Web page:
It’s essential that we address the startling inconsistency in the way IEP goals identify and support students’ social and emotional developmental needs. When we update our training to account for an understanding of the pathways that build brain architecture and resilience, all children will benefit.

    We can begin by writing goals that connect to the underlying triggers and causes of challenging behaviors. We should also stress warm, engaging relationships and ensuring that each child feels safe in mind and body before we apply rigorous behavior plans or focus on compliance.

    My book describes a new paradigm for all childhood professionals to better understand how to support social and emotional development.

    Stephanie Lawless  Stephanie Lawless, Assistant Director

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  • Getting the Work Done

    Posted by Stephanie Lawless on 11/3/2017 7:00:00 AM

    Some mornings I lay in bed and think to myself, “Self, you need to get out of bed.  It is time to get out of bed.  I am going to count to three and stand up, 1, 2, 3… okay that didn’t work.  Get up, get up, it is time to get up, okay, how about on three you just move your leg. 1, 2, 3… nope, how about snooze? Yep, ten more minutes and I will be able to do it.”  I know how to get up, I know how to get enough sleep, but I don’t get out of bed.  There are a wide range of reasons I don’t get out of bed and NONE of them include me not knowing how.   Luckily, I am an adult, and I can make the choice to sleep a little longer.  Most days I get up and on the days I snooze a little more life goes on.  Now there are times I really want to do something but I don’t know how. I am pretty determined when I want to be to learn. Right now I want to learn how to hand pull noodles, if you have not seen this yet it is AMAZING!  I want to learn, but if someone told me today they would pay me a million dollars to make them I would not be able to do it.   As an adult, I get to choose what I do, I have some freedom in the time I set my alarm or the skills I learn.  But out students don’t always get the luxury of choice.  We ask them to do work all of the time that they may not be able to do or want to do.  Rather than just assuming they are being defiant we want to consider some strategies and options to help them move forward.  The following article, by Susan Winebrenner is a nice short example of some steps staff can take then a student stops working:

    How to help struggling learners who are not completing their work
    From MultiBriefs: Exclusive
    Susan Winebrenner

    By this time of the school year, some learners may be struggling to complete their work in certain subject areas (including some gifted or advanced learners). Although there may be evidence that this problem has been present in previous school years, this year's teacher will suffer frustration with these events.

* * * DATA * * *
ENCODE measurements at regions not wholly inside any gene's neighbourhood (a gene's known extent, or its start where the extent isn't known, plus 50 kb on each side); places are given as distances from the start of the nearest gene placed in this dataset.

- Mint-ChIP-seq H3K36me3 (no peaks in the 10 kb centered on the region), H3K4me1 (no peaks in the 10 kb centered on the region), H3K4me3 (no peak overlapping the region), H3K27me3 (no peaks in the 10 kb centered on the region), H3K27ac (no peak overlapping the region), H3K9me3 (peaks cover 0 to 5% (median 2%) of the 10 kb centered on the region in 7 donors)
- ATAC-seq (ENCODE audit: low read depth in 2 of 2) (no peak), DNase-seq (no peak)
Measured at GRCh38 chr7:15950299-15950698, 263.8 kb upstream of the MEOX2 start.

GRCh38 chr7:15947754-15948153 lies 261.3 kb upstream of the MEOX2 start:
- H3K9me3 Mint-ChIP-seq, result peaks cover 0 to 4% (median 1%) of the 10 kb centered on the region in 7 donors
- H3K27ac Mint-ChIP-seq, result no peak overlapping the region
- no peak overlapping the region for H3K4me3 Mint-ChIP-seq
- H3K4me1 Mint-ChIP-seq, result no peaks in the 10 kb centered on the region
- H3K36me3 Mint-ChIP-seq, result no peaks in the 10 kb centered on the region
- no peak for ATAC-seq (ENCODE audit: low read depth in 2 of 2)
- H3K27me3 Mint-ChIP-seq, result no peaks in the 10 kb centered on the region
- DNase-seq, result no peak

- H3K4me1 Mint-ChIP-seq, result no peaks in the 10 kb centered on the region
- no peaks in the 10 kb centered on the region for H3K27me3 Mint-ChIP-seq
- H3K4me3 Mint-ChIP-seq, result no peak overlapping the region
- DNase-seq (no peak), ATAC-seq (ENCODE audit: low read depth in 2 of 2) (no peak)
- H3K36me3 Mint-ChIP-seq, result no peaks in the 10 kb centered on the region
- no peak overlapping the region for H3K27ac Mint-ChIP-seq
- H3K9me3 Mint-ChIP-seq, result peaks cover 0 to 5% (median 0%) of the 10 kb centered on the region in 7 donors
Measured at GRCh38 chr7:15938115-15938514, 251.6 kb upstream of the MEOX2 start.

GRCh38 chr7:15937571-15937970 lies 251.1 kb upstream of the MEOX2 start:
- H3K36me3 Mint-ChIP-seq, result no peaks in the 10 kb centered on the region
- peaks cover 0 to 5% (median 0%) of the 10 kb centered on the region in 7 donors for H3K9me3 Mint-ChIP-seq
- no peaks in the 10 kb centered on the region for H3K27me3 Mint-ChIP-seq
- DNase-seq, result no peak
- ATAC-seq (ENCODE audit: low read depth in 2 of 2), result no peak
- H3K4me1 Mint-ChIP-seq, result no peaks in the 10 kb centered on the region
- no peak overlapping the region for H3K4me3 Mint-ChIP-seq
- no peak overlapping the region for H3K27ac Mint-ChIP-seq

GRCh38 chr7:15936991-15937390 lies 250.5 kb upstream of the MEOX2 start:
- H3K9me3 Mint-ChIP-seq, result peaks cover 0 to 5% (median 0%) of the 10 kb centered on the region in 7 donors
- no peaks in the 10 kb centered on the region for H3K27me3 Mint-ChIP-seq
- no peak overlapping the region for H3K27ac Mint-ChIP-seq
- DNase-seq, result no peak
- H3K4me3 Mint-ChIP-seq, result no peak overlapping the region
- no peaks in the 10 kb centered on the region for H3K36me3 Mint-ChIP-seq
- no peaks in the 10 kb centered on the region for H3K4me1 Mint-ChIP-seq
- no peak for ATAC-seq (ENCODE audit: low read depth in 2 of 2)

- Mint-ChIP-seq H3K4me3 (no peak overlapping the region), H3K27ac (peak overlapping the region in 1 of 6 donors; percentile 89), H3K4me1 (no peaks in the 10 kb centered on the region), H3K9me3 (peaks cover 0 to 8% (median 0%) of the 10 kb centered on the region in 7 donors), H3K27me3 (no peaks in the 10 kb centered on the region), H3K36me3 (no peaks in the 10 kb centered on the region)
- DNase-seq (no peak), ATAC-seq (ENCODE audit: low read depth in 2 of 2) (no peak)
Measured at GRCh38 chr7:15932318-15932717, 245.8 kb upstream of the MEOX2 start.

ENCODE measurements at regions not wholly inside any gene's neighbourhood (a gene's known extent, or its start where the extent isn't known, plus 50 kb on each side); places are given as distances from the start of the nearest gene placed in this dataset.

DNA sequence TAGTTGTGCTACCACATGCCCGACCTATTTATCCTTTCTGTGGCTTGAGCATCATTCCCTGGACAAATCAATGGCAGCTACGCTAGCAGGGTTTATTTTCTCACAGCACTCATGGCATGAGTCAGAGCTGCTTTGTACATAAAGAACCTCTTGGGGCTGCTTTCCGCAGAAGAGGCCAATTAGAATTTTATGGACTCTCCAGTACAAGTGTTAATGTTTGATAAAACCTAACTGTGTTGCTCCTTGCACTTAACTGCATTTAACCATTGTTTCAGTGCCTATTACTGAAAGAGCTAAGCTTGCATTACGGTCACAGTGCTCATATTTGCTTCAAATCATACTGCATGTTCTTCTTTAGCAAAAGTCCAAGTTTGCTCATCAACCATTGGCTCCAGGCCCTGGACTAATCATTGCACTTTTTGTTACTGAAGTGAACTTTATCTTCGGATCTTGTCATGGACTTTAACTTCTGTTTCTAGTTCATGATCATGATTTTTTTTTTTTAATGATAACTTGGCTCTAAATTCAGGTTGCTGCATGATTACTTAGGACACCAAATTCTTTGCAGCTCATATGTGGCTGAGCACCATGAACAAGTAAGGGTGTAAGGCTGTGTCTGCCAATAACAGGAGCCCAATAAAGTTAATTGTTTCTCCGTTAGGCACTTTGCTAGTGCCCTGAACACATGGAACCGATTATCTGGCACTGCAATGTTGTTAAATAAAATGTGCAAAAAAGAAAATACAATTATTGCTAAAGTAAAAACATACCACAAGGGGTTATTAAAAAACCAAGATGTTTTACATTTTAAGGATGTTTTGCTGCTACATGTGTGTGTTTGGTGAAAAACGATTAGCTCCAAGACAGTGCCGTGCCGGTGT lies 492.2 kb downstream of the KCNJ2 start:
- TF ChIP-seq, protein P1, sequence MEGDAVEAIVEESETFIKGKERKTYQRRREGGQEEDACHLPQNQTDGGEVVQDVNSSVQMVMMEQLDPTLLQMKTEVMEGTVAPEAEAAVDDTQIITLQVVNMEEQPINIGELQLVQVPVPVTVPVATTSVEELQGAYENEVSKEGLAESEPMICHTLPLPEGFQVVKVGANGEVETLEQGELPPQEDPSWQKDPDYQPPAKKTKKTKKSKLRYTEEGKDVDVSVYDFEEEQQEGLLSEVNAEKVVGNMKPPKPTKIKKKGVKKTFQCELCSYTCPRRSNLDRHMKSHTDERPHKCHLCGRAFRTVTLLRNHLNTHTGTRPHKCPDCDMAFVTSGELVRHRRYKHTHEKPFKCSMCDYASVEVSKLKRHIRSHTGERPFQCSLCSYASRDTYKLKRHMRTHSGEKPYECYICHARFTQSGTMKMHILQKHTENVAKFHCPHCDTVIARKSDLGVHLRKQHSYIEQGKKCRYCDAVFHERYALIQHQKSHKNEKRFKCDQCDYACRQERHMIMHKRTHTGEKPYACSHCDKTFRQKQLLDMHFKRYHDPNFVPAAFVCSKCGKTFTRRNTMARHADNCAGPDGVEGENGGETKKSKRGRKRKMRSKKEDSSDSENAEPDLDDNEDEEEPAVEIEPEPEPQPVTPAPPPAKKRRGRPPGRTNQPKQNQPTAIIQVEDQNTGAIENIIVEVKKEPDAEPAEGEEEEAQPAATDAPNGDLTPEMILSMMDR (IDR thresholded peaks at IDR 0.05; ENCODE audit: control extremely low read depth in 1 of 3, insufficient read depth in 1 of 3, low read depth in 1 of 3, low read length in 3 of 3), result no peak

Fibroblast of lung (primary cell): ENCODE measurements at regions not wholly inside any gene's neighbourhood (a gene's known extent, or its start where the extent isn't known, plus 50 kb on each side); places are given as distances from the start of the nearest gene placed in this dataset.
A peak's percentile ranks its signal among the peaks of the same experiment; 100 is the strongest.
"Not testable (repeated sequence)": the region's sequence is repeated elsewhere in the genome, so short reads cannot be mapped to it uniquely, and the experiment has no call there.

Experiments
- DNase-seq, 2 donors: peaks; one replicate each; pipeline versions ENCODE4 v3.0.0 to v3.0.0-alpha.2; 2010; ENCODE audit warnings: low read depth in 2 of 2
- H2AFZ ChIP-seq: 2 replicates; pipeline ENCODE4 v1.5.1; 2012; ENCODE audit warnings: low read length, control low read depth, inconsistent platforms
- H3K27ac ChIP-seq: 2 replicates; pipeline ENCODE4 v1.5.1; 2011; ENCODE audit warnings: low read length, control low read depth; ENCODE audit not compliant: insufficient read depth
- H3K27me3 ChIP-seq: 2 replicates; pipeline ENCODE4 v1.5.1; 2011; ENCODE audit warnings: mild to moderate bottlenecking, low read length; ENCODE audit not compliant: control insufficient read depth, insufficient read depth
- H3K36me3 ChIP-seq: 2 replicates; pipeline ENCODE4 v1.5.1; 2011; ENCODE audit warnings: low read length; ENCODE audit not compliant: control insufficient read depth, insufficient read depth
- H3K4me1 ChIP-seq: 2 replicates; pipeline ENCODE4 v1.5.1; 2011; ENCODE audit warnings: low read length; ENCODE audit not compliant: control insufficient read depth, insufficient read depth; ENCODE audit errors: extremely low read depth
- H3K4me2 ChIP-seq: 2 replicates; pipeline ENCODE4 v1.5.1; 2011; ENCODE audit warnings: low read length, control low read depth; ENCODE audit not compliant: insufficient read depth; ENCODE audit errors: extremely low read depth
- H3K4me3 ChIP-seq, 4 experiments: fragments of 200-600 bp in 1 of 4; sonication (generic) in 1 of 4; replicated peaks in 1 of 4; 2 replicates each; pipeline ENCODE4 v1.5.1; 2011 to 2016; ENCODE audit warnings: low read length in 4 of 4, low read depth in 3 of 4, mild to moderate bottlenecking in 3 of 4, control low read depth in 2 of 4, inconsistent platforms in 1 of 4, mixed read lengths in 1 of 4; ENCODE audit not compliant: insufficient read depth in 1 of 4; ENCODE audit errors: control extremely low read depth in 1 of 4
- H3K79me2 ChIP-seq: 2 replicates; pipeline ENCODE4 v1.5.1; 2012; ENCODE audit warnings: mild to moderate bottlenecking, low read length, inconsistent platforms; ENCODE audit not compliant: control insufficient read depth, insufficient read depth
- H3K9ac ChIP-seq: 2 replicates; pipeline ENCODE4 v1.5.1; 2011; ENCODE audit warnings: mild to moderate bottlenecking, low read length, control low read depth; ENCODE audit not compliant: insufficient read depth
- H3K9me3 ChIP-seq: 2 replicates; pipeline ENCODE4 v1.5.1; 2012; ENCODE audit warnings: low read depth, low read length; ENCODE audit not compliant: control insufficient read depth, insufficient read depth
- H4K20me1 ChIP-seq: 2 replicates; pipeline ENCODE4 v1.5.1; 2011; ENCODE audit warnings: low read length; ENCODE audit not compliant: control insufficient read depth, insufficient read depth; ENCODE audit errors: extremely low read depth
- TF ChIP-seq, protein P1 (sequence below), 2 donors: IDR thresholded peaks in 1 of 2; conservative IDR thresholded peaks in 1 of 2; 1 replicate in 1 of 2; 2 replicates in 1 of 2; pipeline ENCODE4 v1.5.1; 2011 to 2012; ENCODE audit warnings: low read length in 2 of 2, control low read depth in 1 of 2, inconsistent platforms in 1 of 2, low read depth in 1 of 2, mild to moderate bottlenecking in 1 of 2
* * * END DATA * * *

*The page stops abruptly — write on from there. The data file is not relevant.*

Their teachers might conclude that such students are lazy or not trying hard enough. If you have had a conference with their parents, you may have learned that this is a pattern that has been observed in other grades as well.

    There are at least two interventions that are somewhat typical.

    One is informing these students that there will be unpleasant consequences if they continue in this manner. The problem with that approach, however, is that it often compounds the situation, rather than providing a solution.

    Dr. Raymond Wlodkowski, a recognized expert in motivation for both students and adults, suggests that it is much better to avoid a punitive approach in this situation. When educators make threats, such as failing grades, calling parents or detention, one of the most predictable student reactions is resentment.

    The student may feel frightened, angry, not smart and/or totally misunderstood. These feelings lead to the student mistrusting the teacher and grumbling about the teacher's lack of fairness, or even that the teacher does not like the student. These thoughts in turn lead to a desire to "get back" at the teacher and may be expressed openly or more subtly as vindictiveness.

    Of course, this leads the teacher to feeling frustrated and quite certain that even more sanctions are needed. As you can imagine, things escalate quickly into what may be called "the relentless cycle of threat."

    A second option is to consider the possibility that these students who are not doing the work perceive that they simply are not able to do it.

    Perhaps they did not understand the teaching they experienced in school that day. Perhaps there is such turmoil at their homes, or lack of basic resources, that they are hungry or can't find a place to work, nor can they expect much help from other family members who may be exhausted in the evenings from too much work during the day.

    The simplest solution is to reteach the lesson in a manner that is favored by most students who struggle with academics. Not because they are less intelligent than successful learners, but because the typical teaching style favors kids who can learn by listening and are comfortable with the logical, analytic and/or sequential thinking also required by a huge number of typical school tasks.

    The preferred learning modality preferences of many of these unsuccessful students are visual, tactile and/or kinesthetic. They find sitting still agonizing and desire more movement at many points during the school day.

    Most benefit from the highly effective technology that makes learning more "hands-on" for them. As you find that this approach is successful, you might begin to present the learning content for these students in more visual, tactile and/or kinesthetic ways the first time it is expected to be learned.

    The final strategy that leads to amazing success for these kids is teaching them how to set realistic, short-term goals often during the school day, and learn how to congratulate themselves on their success. The idea of "success" is changed from arbitrarily finishing a certain number of problems or answering a certain number of questions to mean "learning how to set and reach realistic short-term goals."